Facts about the SATA Interface
SATA—or serial ATA—is a bridge between storage devices and host systems. It is the successor of the PATA interface and entered the market in 2003. The SATA interface is used in many SSDs and is also commonly found in HDDs and optical drives. The interface can be found in consumer devices and industrial applications in a wide range of sizes and designs. For engineers and OEMs considering the role of the SATA interface in their designs or looking for compatible memory options, here are the facts that matter:
The SATA interface has multiple versions.
The initial SATA interface replaced PATA in 2003 and was designed to be much faster than PATA. The higher speeds come from better data processing on the serial paired lines that transmit and receive information. The initial version of the SATA interface was created by the Serial ATA Working Group. That group has since incorporated and is now called the Serial ATA International Organization, or SATA I-O, which is a nonprofit.
Since the launch of SATA in 2003, there have been multiple revisions of the interface, with each bringing new features.
- SATA 1.0 (2003): Interface launch with max speeds of 1.5 Gbits/second
- SATA 2.0 (2004): Increased maximum speeds of 3.0 Gbits/second and backwards compatibility with SATA 1.0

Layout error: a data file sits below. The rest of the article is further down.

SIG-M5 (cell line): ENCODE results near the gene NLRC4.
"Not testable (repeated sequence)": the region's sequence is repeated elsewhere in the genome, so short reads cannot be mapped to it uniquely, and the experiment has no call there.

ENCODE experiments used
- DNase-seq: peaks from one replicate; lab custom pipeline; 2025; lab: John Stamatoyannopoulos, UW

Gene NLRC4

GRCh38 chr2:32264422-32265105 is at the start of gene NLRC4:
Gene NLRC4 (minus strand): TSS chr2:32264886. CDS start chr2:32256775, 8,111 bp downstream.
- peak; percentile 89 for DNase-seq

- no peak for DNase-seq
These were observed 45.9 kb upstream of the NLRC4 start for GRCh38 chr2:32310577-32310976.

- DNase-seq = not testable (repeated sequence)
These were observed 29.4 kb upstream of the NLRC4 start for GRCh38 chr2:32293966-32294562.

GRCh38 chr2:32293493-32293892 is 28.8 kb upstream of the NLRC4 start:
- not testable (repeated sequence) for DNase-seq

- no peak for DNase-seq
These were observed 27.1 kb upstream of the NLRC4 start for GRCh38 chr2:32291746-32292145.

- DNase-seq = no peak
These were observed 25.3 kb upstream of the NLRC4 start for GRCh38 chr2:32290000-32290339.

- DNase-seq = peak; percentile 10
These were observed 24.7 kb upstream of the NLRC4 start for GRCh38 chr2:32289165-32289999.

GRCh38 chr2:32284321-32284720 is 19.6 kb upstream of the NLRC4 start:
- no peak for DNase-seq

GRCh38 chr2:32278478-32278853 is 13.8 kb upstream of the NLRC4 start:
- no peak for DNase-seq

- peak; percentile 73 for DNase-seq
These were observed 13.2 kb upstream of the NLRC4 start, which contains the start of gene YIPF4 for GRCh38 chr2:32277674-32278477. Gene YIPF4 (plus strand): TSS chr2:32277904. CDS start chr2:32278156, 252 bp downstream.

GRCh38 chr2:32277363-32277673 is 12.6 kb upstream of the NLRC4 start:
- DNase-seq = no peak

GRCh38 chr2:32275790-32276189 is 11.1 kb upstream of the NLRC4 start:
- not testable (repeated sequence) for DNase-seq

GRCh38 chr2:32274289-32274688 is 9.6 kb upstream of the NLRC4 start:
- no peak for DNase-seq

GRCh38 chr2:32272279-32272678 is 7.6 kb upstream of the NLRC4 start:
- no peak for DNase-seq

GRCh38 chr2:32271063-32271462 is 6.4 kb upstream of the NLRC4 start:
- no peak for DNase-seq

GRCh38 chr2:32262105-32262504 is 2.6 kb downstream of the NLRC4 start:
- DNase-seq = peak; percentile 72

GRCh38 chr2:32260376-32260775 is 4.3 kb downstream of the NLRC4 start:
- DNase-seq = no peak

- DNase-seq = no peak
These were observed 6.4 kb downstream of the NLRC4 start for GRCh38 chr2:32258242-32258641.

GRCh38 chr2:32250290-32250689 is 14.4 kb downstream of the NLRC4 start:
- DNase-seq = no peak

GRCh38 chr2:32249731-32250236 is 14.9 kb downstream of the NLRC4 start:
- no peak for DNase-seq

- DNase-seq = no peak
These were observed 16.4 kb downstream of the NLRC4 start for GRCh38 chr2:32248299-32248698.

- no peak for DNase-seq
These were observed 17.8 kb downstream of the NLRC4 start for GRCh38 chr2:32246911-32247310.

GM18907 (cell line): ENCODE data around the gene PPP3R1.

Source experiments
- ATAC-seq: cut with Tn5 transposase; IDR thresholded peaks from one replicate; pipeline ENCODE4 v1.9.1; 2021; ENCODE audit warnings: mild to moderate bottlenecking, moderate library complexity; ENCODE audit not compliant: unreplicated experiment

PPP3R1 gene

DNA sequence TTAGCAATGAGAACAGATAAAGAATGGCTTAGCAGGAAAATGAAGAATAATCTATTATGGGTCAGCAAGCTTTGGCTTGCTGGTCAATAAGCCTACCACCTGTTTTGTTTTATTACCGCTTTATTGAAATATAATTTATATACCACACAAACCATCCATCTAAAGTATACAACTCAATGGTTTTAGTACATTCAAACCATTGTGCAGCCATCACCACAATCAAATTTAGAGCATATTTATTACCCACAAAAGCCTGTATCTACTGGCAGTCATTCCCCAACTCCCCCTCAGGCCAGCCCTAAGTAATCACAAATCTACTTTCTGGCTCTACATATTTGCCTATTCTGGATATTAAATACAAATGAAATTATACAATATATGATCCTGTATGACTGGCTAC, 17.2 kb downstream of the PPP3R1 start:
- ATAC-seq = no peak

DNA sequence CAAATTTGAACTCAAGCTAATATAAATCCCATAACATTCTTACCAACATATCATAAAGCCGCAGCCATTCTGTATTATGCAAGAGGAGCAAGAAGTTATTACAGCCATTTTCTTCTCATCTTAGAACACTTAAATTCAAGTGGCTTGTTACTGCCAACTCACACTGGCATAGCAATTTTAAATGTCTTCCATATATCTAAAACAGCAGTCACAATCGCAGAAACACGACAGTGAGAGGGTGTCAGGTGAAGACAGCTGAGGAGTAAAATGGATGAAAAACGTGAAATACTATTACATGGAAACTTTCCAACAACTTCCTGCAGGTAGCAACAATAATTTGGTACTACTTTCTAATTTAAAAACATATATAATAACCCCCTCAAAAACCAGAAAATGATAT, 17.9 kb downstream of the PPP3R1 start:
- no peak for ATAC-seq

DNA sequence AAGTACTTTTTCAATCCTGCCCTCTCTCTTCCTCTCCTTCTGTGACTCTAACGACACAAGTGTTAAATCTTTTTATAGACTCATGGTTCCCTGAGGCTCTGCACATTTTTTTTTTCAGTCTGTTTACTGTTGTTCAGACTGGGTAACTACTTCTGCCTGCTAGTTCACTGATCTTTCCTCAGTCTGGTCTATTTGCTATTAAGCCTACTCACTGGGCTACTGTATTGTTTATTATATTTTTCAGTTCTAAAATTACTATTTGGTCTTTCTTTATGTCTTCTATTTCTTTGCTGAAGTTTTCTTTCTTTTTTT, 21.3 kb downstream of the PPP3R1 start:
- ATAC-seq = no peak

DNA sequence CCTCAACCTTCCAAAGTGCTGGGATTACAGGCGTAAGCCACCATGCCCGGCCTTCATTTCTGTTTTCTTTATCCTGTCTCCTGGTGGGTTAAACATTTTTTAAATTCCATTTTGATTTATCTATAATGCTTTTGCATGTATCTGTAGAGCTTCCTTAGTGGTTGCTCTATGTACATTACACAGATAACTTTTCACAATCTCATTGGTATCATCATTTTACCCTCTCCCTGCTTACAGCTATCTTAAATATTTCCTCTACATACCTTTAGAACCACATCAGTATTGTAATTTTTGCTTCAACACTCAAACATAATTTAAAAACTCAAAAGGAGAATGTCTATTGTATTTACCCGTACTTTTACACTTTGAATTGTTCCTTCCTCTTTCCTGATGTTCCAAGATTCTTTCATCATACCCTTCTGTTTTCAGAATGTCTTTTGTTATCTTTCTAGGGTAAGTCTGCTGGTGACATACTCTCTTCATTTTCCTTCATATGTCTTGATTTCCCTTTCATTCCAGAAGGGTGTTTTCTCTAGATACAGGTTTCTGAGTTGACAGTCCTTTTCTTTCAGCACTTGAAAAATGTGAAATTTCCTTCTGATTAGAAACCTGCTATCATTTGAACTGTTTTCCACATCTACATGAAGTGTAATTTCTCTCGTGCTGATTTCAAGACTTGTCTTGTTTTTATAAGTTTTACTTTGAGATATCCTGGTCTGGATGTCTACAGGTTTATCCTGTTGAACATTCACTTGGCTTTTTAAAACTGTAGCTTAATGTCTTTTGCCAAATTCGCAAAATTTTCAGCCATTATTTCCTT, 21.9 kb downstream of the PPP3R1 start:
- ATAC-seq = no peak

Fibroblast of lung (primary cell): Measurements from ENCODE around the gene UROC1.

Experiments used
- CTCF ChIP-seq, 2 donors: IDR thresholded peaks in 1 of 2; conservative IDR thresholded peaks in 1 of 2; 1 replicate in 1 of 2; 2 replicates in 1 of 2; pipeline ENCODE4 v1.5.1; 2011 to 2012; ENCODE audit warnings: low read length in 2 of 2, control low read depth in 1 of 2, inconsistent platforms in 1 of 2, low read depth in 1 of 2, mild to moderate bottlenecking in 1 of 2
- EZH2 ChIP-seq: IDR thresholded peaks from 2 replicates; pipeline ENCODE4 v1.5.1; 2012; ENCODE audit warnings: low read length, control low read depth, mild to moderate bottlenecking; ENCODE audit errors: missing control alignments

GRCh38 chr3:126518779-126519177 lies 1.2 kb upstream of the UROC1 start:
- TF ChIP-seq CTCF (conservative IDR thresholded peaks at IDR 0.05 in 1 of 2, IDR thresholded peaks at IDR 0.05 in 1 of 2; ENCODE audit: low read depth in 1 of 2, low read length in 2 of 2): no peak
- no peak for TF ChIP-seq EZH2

- SATA 2.5/2.6 (2005/2007): Maximum speeds of 3.0 Gbits/second with native command queuing (NCQ) and slim line cables and connectors
- SATA 3.0 (2009): 6.0 Gbits/second maximum speeds and backwards compatibility with older SATA interface versions
- SATA 3.1 (2011): 6 Gbits/second with mSATA (MO-300) defined trim command
- SATA 3.2 (2013): 16 Gbits/second with M.2 NGFF-defined SATA express spec
The SATA interface remains important.
SATA was once so widely used that it was found in almost every PC and an enormous range of consumer and industrial applications and devices. Today, some products that once used SATA are moving on to different kinds of connectors that allow for faster speeds. However, SATA still remains a dominant force in the world of memory and data management, particularly with the latest SATA revisions and the mSATA—or mini-SATA—interface, which allows for the use of SATA in slim devices. SATA SSDs are generally still supported as legacy devices with both SLC and MLC flash options available.
Delkin provides SATA interface support and customization designed to meet the needs of industrial application engineers and OEMs. Discuss your needs with our product team to learn more.